Guido Reni, Umkreis, Jesus und Maria, first half of 17th century. Oil on wood, 33,5 x 26,5 cm © Sammlung Werner Nekes.
VIENNA.- Of all the groundbreaking art movements of the 1950s and 60s, Op Art has received the least amount of attention to date. It has often been discounted as too spectacular and showy and therefore not very profound. But this attitude fails to recognize Op Art’s unique ability to raise our awareness for the ambivalence of reality as it tangibly demonstrates that perception is far from objective but rather quite easy to destabilize and deceive. It shows us that how we see things always depends on our point of view.
The exhibition Vertigo. Op Art and a History of Deception 1520—1970 unfurls a whole panorama of artistic works that confound the senses, ranging from panel paintings, reliefs, and (kinetic) objects to installations and experiential spaces, to film and computer-generated or computer-controlled art.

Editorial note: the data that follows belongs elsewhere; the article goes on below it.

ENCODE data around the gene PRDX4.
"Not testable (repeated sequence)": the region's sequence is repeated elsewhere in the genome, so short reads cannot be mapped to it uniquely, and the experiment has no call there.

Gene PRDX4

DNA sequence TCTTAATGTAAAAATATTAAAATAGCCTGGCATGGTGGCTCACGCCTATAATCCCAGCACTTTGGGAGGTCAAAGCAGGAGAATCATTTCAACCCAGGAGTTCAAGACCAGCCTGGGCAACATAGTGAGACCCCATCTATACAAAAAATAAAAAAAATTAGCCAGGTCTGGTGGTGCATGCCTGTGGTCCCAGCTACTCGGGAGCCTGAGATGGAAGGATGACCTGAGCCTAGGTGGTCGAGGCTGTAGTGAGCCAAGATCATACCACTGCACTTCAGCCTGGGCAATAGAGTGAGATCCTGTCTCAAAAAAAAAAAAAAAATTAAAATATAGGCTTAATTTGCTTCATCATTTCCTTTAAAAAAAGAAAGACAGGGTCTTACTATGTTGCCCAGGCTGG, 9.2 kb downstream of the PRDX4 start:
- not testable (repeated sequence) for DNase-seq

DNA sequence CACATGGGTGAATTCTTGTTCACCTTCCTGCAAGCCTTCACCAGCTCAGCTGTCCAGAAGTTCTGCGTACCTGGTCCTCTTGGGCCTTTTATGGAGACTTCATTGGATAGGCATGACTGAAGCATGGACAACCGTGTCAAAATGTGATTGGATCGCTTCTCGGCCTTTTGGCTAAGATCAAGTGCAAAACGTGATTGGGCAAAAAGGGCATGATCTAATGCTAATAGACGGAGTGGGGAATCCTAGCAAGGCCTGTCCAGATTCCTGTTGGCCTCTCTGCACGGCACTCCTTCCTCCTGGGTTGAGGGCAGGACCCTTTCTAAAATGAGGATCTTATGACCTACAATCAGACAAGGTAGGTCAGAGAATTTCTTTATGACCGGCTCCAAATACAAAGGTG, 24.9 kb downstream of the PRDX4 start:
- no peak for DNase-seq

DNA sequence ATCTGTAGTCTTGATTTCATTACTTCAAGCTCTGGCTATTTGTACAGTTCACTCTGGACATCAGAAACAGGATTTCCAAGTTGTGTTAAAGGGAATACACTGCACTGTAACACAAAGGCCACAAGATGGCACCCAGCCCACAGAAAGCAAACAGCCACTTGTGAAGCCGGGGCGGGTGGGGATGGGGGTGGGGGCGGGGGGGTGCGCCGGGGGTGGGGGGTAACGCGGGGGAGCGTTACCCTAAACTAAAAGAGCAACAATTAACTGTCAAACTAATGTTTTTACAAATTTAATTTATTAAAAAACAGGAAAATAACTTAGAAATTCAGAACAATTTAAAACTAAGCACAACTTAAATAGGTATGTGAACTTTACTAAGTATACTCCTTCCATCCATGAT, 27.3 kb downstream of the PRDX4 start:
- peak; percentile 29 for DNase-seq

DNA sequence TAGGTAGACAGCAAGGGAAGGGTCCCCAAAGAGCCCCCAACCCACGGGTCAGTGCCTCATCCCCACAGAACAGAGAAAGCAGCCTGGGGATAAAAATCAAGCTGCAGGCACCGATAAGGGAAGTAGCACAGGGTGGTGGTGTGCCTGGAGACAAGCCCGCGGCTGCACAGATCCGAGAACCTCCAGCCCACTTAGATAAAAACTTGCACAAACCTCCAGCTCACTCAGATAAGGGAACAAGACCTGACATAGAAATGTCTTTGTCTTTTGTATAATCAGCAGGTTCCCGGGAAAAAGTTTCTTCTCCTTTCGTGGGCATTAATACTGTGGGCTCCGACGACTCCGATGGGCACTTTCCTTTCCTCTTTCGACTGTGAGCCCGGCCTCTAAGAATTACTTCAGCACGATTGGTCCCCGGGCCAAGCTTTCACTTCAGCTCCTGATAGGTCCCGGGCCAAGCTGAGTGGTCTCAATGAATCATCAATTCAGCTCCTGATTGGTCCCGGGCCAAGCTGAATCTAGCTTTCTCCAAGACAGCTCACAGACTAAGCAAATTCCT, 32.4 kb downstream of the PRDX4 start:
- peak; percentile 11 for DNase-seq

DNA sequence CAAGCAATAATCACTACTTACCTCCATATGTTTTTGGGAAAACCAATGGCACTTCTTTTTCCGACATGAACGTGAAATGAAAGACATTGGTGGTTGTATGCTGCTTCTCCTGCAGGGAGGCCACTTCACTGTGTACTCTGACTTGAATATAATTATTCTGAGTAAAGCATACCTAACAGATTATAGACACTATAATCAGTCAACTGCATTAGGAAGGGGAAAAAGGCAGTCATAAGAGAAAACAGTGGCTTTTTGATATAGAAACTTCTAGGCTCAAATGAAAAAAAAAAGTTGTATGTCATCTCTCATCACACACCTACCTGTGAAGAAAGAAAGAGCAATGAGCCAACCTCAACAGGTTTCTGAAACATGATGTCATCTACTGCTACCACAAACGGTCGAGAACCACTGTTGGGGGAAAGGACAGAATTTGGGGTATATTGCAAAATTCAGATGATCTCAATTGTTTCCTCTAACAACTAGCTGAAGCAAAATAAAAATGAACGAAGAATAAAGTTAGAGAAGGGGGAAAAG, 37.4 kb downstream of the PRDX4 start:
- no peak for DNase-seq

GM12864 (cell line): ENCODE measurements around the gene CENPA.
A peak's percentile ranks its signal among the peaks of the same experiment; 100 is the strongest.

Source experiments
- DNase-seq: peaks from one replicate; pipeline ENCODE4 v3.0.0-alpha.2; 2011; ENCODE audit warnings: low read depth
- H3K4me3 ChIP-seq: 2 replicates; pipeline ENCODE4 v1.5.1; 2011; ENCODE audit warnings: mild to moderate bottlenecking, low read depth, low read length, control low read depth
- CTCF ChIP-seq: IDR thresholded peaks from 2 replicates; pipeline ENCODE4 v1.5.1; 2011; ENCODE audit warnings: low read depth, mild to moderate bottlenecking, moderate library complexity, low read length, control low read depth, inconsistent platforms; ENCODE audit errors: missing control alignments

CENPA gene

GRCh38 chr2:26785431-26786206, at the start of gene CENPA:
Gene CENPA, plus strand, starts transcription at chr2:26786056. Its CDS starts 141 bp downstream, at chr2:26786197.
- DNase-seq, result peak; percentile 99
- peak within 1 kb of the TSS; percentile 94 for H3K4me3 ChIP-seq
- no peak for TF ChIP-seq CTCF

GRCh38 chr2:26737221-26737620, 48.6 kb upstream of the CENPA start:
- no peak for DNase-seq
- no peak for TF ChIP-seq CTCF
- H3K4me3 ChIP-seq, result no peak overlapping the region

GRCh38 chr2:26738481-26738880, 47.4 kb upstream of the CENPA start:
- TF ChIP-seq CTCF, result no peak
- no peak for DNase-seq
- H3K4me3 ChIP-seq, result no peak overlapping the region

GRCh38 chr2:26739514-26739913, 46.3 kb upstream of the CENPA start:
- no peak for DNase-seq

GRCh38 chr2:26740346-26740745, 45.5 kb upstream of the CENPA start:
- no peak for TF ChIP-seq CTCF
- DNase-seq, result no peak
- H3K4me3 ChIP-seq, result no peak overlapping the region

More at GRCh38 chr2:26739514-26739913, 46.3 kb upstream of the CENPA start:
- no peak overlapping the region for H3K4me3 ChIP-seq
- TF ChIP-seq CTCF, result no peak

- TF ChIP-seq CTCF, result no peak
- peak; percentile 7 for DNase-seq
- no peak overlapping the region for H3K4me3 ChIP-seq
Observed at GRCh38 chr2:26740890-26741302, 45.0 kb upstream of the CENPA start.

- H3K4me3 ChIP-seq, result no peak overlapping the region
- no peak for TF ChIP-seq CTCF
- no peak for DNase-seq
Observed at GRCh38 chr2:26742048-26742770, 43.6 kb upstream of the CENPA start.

Hans Tröschel nach Sime Vouet, Satyrs Admiring the Anamorphosis of an Elephant, 1610–1628. Engraving, 24 x 34 cm © Benediktinerstift Göttweig.
The title of the exhibition was taken from Alfred Hitchcock’s famous 1958 film. In the show, as in the film, the term vertigo is ambiguous, meaning both a physical phenomenon and a sensory and cognitive deception. The main character in the movie suffers from a fear of heights that makes him dizzy, rendering him vulnerable to deception not only of the senses. The "Vertigo effect" achieved with the camera work went down in cinematic history, used in a key scene set on a spiral staircase leading up to a tower to irresistibly draw the viewer’s gaze downwards in a dizzying spiral into the abyss. This sequence manages to keenly convey to the viewer the physical reaction felt by the character. Likewise legendary are the film’s opening credits, featuring a long shot of an eye in which a spiral begins to spin, gradually seguing into an abstract play of seemingly infinite spiral movements. This was the work of the designer Saul Bass and the animation artist James Whitney, the latter a pioneer of abstract film and animation techniques who is also represented in the exhibition.